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FHWA Office of Real Estate Services Research Results: 2006 Strategic Vision for the Public Sector Real Estate Profession

I. Project Overview

This section provides an overview of research efforts to analyze and define the future role of Public Sector Real Estate including a brief summary of the current public sector real estate environment, the rationale for the research project, a discussion of the research objectives, and an outline of the methodology utilized to meet these objectives.

A. Current Situation

June 29, 2006 marked the 50th anniversary of the passage of the Federal legislation creating the interstate system.One of the biggest public infrastructure initiatives of all time, the interstate system had significant impacts on our way of life including: 3

These dramatic changes in our way of life also had a fundamental effect on the public sector real estate profession, creating a substantial increase in the workload for public sector real estate professionals in support of the development of the interstate system and causing public sector real estate acquisition and relocation activities to touch many more lives. This increase in public sector real estate activity itself became one of the catalysts for the Uniform Act, which serves as the backbone for the public sector real estate profession as we know it today.

Since the interstate highway system was initially developed, the population and vehicle travel demands in the nation have increased far beyond anyone's forecast. Our country's demographics in terms of ethnicity, age, size, and geographic location have changed dramatically. The movement of freight has exploded, and the volume and nature of international trade is far different and continuing to evolve every day. While the initial mission of the interstate system was to connect American cities to each other, the future interstate must clearly help connect America to the global economy at large.

Because of these dramatic and on-going changes, as part of the celebration of the 50th anniversary of the interstate system, the American Association of State Highway Transportation Officials (AASHTO) is sponsoring research through the National Cooperative Highway Research Program (NCHRP) on the future of the interstate highway system. NCHRP Project 20-24 entitled, "Economic Analysis of the Future of the National System of Interstate and Defense Highways," will analyze a number of issues including:4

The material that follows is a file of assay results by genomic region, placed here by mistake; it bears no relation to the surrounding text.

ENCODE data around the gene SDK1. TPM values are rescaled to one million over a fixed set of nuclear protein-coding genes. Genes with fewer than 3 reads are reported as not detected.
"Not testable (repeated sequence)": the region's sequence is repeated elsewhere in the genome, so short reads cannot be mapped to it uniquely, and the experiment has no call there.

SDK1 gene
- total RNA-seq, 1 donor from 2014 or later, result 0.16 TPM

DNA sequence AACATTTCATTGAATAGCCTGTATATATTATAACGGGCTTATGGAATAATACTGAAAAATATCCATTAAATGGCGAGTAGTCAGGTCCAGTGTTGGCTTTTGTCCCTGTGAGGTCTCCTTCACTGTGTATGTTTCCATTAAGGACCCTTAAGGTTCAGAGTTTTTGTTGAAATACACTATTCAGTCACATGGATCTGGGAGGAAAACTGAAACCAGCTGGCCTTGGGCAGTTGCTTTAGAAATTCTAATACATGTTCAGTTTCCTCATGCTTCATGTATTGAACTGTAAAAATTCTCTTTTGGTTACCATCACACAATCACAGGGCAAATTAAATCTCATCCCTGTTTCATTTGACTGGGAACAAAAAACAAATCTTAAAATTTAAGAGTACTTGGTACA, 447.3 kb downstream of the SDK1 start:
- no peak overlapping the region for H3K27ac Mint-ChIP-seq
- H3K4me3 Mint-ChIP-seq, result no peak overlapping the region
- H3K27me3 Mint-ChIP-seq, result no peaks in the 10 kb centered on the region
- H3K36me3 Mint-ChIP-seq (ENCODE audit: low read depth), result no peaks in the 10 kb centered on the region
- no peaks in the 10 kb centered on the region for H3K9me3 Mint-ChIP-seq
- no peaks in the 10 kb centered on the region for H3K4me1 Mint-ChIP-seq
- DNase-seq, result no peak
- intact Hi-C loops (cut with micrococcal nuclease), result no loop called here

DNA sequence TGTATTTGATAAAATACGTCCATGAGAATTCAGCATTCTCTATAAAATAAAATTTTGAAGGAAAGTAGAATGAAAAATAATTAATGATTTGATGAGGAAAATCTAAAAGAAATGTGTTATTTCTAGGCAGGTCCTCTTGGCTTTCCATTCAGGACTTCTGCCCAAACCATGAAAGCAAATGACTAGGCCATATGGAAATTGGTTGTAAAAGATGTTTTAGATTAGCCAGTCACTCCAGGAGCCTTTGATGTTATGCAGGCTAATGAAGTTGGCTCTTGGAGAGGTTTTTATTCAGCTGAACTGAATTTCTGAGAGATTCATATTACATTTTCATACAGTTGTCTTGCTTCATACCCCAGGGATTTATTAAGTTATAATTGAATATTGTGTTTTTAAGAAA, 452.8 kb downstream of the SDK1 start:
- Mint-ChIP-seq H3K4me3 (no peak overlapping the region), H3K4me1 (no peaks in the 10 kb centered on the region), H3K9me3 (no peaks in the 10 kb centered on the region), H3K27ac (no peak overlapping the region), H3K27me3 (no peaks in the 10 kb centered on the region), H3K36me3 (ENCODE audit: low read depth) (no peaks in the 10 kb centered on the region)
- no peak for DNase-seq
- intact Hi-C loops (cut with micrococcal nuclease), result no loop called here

In addition to the NCHRP study, the Safe, Accountable, Flexible, Efficient Transportation Equity Act: A Legacy for Users (SAFETEA-LU) passed by Congress in 2005 authorized two study commissions including:

Just as there is recognition that there is a need to take a step back and analyze the future role and mission of the interstate system, there is a similar need to look at how the changes in user needs and public infrastructure development will affect the public sector real estate profession. This analysis will provide an understanding of the changing infrastructure needs of our country over the next thirty years, the impact of these changing needs on public sector agencies in general, and the resulting impact on the public sector real estate function within these agencies. This analysis will then provide a blueprint or roadmap to the future roles that the public sector real estate function may be expected to play and the steps that must be taken by the profession now, and over the next thirty years, to prepare the profession to execute its changing mission.

Like the interstate system, the public sector real estate profession is at a crossroads of change, and this is therefore an excellent time for such an analysis. Currently, the public sector real estate profession is facing a number of business drivers.These include:

While the public sector real estate community faces a number of challenges, the profession also has an unprecedented opportunity to understand, plan for and prepare itself to be a value added business partner to its customers in the years ahead.Public sector real estate staff has a strong desire to elevate the standards of the public sector real estate profession to levels comparable with the engineering and architectural community with which they work.Likewise, public sector real estate professionals want to be viewed as a valued and equal team member who is engaged and contributing throughout the project lifecycle from inception to completion.

Being able to achieve these goals will require both careful planning now to establish a strategic vision and then precise execution of the supporting forward action.The strategic vision should provide enough structure to act as general guidance for moving the profession forward, while at the same time allowing substantial flexibility to react to the many changes that will occur over the next thirty years, some of which we cannot even imagine today.

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B. Research Scope and Objectives

To help establish this 30-year vision and supporting strategic plan for public sector real estate, the Federal Highway Administration (FHWA), in its role as the lead agency for the Uniform Act, initiated a research project to identify the needs and future role of public sector real estate.The purpose of this research effort is to facilitate strategic and future oriented thinking by the public sector real estate community in terms of:

Advocates of formal approaches to forecasting claim that an organization can supplement its effectiveness if it can forecast its environment, anticipate problems, and develop plans to respond to those problems. FHWA wants to look 30 years into the future to identify concepts, capabilities, and technologies that Federal, State, and Local agencies will require to remain efficient, relevant, and productive in the face of changing times. This also applies to the private sector firms that support these agencies to conduct real estate acquisition, relocation, and management activities.
This research effort has a number of objectives including:

The scope of this research effort is by definition quite broad and includes:

Within the public sector real estate community, the research incorporates a variety of roles, functions and activities including:

FHWA research in preparation for this study suggested that combining forecasts from different methods and from independent experts improves accuracy. One perfect model is seldom applicable in management and social sciences. A variety of perspectives, interests, and techniques is highly desired. Combining points of view helps assure forecast correctness by evening-out biases and including diverse information and outlooks.